Our destination specialists have all the destination expertise necessary for creating a memorable safari holiday to Africa
, from the best time of year for observing zebra migrate across the Nxai Pan to tips on what to pack.
WEATHER IN BOTSWANA
The rains in Botswana come mostly between December and March, when average minimum temperatures are in the low 20°Cs. April and May in Botswana are generally lovely, with clear skies and green landscapes, when evening temperatures start to drop, especially in the Kalahari. From June to August evening temperatures in drier areas can be close to freezing, but it warms up rapidly during the day. This continues into September and October, when temperatures climb again, although October can feel very hot, with maximum temperatures sometimes approaching 40°C. November continues October's heat, occasionally cooled by Botwana's first rains.
MAP OF BOTSWANA
WHAT TO PACK FOR BOTSWANA
For the most part African safari destinations are tropical and warm in the daytime and you will most likely find yourself wearing shorts and a t-shirt. Should you be particularly sensitive to the sun, a loose cotton shirt is essential during the day, as it is a good sunscreen. Light neutral-coloured clothes are generally the order of the day on safari; they help to deflect the sunlight, are less likely to attract mosquitoes and also are less conspicuous in the African bush; brightly coloured clothing can deter wildlife. For safari, it is best to pack hardy, durable clothing.
Evenings and nighttime can be quite chilly to cold, particularly in winter. In the early mornings and evenings long-sleeved shirts and trousers are recommended, both to take the bite out of the chilly air and to protect you from mosquitoes. For those colder Botswanan winter mornings remember that layering your clothing helps keep you warm and is a convenient way to ensure you are wearing what you need as the day heats up.
Some lodges have a dress code with restrictions on shorts and swimsuits in the evening. Most lodges in Botswana include laundry as part of their package so you should only need three or four changes of clothing for an entire trip. Toiletries such as soap, shampoo and insect repellent are also usually offered at lodges and hotels so there is no need to over-pack these items.
MEDICATIONS & VACCINATIONS FOR BOTSWANA
Travelling to Botswana does require some health considerations and medical preparedness. We suggest you visit your local travel clinic or GP well before departure to ascertain any vaccinations you may want to consider. Botswana does present risk of Hepatitis A contraction as well as Tetanus. The country is also a malarial risk, with the highest rate of infections taking place from November to June. In addition to taking usual precautions against mosquito bites, such as covering exposed skin and using a good insect repellent on your skin and in your room, your doctor should prescribe you some anti-malarial tablets. The parasitic infection, Schistosomiasis, is also prevalent in fresh water bodies in Botswana, so it is ill-advised to swim or paddle through fresh water lakes and streams. More information about health precautions to take before and during your holiday in Botswana can be obtained by contacting the Medical Advisory Service for Travellers Abroad (MASTA)
or on the NHS's travel health website Fit for Travel.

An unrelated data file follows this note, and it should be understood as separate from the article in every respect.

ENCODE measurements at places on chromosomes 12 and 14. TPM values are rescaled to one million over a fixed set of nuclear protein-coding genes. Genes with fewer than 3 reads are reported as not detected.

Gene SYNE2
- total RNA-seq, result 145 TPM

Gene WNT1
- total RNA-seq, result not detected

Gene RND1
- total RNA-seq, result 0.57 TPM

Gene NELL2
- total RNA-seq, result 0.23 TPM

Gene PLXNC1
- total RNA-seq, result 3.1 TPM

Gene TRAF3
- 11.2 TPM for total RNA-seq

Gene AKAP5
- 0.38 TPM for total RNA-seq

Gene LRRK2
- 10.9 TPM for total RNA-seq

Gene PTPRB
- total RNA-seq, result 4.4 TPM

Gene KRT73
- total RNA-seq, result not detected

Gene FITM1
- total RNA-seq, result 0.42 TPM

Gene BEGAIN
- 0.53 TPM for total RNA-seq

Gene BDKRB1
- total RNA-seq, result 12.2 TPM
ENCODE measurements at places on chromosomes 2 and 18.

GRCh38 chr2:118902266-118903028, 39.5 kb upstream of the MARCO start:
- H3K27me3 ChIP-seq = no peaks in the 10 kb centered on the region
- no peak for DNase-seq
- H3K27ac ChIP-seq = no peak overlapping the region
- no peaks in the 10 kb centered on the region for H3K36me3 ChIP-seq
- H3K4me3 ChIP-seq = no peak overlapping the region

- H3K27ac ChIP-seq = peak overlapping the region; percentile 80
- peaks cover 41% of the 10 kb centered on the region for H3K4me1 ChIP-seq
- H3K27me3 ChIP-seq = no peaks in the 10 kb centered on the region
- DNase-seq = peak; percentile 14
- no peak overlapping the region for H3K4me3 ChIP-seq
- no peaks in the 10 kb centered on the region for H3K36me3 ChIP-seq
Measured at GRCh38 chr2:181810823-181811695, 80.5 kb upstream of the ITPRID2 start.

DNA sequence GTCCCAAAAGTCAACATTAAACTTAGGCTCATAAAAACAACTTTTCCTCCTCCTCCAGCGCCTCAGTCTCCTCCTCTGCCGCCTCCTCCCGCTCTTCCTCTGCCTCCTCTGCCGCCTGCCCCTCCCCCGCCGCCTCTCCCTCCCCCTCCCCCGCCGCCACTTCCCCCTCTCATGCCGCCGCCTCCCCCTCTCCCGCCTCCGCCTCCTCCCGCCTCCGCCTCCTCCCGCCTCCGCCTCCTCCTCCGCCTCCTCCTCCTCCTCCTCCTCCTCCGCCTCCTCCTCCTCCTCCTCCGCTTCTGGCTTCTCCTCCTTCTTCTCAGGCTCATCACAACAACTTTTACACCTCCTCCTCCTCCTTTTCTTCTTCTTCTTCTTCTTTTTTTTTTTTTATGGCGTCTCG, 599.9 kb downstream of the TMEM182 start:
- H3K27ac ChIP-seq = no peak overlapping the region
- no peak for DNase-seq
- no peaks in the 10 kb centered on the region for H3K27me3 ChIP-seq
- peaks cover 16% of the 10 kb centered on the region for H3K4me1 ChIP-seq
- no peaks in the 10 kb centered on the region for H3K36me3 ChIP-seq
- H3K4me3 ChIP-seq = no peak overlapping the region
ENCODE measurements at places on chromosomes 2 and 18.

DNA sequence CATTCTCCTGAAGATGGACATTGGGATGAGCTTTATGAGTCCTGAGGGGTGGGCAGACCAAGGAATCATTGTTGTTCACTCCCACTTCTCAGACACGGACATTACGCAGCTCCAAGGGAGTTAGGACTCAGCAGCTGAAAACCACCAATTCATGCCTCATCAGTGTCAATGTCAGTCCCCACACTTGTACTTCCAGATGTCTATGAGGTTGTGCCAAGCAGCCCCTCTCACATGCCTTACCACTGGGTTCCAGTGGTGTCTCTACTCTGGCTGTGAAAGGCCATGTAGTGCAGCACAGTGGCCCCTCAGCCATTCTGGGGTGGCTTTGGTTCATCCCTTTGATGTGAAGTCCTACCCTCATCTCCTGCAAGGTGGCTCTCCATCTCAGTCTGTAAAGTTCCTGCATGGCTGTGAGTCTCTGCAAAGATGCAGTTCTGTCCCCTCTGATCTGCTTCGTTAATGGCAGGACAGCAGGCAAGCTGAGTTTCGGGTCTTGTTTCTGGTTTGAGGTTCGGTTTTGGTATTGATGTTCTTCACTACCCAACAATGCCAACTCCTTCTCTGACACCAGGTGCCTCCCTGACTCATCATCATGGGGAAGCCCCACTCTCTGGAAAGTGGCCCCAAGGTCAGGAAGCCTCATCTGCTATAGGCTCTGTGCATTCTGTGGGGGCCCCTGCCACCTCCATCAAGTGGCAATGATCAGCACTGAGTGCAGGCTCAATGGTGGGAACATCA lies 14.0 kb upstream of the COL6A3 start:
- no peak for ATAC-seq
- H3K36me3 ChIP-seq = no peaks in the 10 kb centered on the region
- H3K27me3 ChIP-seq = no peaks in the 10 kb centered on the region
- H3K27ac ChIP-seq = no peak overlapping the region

TIPPING IN BOTSWANA
Showing your appreciation by way of tipping is an integral part of life in Botswana, and gratuities are even expected for services that you might take for granted at home. However tipping is only recommended if you are satisfied with the service you have received and is entirely at your own discretion. On safari, you will always have a professional safari guide and sometimes a tracker on your vehicle. We recommend you give about $20 per person, per day ($50
per family) to your guide, and $5-$10 per person, per day for the tracker (if you have one). Some lodges in Botswana have a gratuity box in which you can leave any tips for general staff, such as chambermaids and waiters. We suggest
US$15 per day for all
the staff which can then be split between them. Note: your tips can be included on your credit card at the lodge and do not need to be handed over as cash.
MOBILE / INTERNET CONNECTIVITY
Most camps in Botswana are situated in remote areas and have to generate their own electricity. This is done in a number of ways but each camp has a generator which runs for about 6 – 7 hours per day. These power each tented room for lighting and ceiling fans. Some camps use either paraffin lamps or solar power instead. Guests must ensure that if they want batteries charged then they need fuses that will trip. Where there are sockets available for your use, you will find that Botswana uses the UK three-pin plug type.
Mobile phone signals in Botswana are sporadic, especially while out on safari. Should you hope to use your phone a good deal when on holiday, we suggest you enquire with your mobile network provider to see if you can set up an international roaming agreement while in Botswana. Luxury lodges generally have some form of WiFi access but this is often limited to certain parts of the lodge and can be very slow. If internet access is important to you during your holiday in Botswana, please let us know and we can advise you where the best connections can be found relevant to your itinerary.
Botswana Time by Will Randall
The No 1 Ladies’ Detective Agency by Alexander MacCall Smith
Botswana: An Insider's Guide by Ian Michler
Tales from the Okavango by Thomas J Larson
The Bushmen: a Changing Way of Life by Anthony Bannister
Okavango: Jewel of the Kalahari by Karen Ross